U.S. Strategy to Combat Proliferation of WMDs
U.S. Strategy to Combat the Proliferation of Weapons of Mass Destruction
Robert G. Joseph, Under Secretary for Arms
Control and International Security
Written Statement to the Senate Armed Services Committee Subcommittee on Emerging Threats and Capabilities
March 29, 2006
I am pleased to have the opportunity to provide a written statement to the Subcommittee regarding the threat to U.S. national security from the proliferation of weapons of mass destruction (WMD) and delivery means, and the Administration's strategy for combating that threat.
Almost immediately upon assuming office, President Bush emphasized that WMD proliferation was the major security threat of the 21st century, requiring a new, comprehensive strategy. In a speech at the National Defense University on May 1, 2001, the President said:
" this is still a dangerous world, a less certain, a less predictable one. More nations have nuclear weapons and still more have nuclear aspirations. Many have chemical and biological weapons. Some already have developed the ballistic missile technology that would allow them to deliver weapons of mass destruction at long distances and incredible speeds. And a number of these countries are spreading these technologies around the world.
"Today's world requires a new policy, a broad strategy of active nonproliferation, counterproliferation and defenses. We must work together with other like-minded nations to deny weapons of terror from those seeking to acquire them. We must work with allies and friends who wish to join with us to defend against the harm they can inflict. And together we must deter anyone who would contemplate their use."
A year later, in his first National Security Strategy of the United States and the National Strategy to Combat Weapons of Mass Destruction, the President expanded both on the requirements to meet today's threats and on the tools we would marshal against them. The National Strategy to Combat WMD is the first of its kind -- a broad strategy uniting all the elements of national power needed to counter the full spectrum of WMD threats. Previous U.S. approaches had focused almost exclusively on nonproliferation. The Bush Administration has dramatically expanded U.S. nonproliferation efforts to prevent acquisition of WMD, related materials and delivery systems by rogue states or terrorists. At the same time, the President recognized the reality that preventive efforts will not always succeed. Therefore, the National Strategy to Combat WMD put new, and necessary, emphasis on counterproliferation to deter, detect, defend against, and defeat WMD in the hands of our enemies. Further, the National Strategy also focused on consequence management, to reduce as much as possible the potentially horrific consequences of WMD attacks at home or abroad.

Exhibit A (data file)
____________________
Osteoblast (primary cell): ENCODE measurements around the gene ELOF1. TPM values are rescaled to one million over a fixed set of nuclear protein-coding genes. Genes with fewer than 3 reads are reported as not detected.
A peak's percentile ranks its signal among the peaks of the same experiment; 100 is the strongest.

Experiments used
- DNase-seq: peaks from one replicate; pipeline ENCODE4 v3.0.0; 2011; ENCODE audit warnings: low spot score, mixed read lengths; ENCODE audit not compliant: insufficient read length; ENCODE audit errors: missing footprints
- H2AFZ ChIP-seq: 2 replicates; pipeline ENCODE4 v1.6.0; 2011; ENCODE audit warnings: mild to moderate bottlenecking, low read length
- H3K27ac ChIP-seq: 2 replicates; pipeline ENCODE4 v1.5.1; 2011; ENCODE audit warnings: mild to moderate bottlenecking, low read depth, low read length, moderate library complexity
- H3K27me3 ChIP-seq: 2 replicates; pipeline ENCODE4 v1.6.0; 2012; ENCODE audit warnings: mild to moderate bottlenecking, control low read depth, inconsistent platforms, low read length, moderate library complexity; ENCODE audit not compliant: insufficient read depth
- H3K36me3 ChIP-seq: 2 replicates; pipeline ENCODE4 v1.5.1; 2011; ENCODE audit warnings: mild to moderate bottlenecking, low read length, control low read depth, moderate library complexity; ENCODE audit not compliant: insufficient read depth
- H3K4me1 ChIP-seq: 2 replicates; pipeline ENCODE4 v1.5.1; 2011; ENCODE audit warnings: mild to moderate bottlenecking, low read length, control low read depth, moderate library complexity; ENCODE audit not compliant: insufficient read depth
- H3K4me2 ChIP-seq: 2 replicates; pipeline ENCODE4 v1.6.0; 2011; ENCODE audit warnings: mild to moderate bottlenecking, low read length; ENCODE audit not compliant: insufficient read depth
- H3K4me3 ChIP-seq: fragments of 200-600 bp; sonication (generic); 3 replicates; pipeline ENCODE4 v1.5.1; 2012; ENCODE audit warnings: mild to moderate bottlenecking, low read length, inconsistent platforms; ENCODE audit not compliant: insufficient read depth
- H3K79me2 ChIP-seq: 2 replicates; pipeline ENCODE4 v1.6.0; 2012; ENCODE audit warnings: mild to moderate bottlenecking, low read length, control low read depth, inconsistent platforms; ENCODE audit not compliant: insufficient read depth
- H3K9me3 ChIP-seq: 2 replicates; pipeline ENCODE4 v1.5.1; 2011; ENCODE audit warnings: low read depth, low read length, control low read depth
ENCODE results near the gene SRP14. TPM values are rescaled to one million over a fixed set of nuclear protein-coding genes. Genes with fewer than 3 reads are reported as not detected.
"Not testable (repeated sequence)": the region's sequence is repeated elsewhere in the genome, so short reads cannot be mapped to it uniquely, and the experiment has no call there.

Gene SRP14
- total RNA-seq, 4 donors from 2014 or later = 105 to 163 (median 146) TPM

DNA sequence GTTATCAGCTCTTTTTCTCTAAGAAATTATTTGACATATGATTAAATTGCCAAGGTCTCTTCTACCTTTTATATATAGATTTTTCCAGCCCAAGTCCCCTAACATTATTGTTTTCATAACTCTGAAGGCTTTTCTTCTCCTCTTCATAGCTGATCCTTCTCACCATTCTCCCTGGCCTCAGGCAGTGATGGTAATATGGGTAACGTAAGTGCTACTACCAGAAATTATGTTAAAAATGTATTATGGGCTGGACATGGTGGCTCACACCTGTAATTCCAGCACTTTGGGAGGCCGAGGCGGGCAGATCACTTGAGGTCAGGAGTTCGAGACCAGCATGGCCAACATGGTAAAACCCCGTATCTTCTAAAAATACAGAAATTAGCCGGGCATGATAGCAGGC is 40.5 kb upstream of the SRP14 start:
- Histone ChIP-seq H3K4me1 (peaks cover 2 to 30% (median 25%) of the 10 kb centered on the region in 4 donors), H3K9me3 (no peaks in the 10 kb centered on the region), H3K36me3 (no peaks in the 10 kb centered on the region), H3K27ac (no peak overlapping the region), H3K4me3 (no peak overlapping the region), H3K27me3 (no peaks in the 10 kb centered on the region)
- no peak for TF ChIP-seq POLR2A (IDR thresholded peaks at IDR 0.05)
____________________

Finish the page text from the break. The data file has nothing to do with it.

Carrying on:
The three pillars in the National Strategy of counterproliferation, nonproliferation and consequence management do not stand alone, but rather come together as seamless elements of a comprehensive approach. Underlining that point, the National Strategy identified four cross-cutting enabling functions that are critical to combating WMD: intelligence collection and analysis; research and development; bilateral and multilateral cooperation; and targeted strategies against hostile states and terrorists.
To succeed in our effort to combat WMD proliferation, we must apply all elements of national power diplomatic, economic, intelligence, law enforcement, and military.
The Bush Administration has given new vitality to the use of diplomatic tools to prevent the proliferation of weapons of mass destruction. U.S. assistance to other countries to reduce and prevent the proliferation of weapons of mass destruction and delivery vehicles -- through DOD's Cooperative Threat Reduction (CTR) program, the Department of Energy's nuclear nonproliferation programs, and the smaller but nonetheless important State Department programs -- has been at record funding levels. The President has committed an average of $1 billion a year to these critical efforts; we greatly welcome the consistent, strong support of the Sub-Committee, the Committee, the Senate, and the House of Representatives, for these essential programs. Moreover, with the proposal in 2002 for the G-8 Global Partnership Against the Spread of Weapons and Materials of Mass Destruction, the President successfully called on our foreign partners to commit their fair share to the effort to meet what is a global responsibility. We continue to work closely with the other G-8 members to realize fully the potential of this critical commitment. Although much remains to be done, the Global Partnership has already had important success in increasing non-U.S. funding for securing and eliminating sensitive materials, technologies and weapons.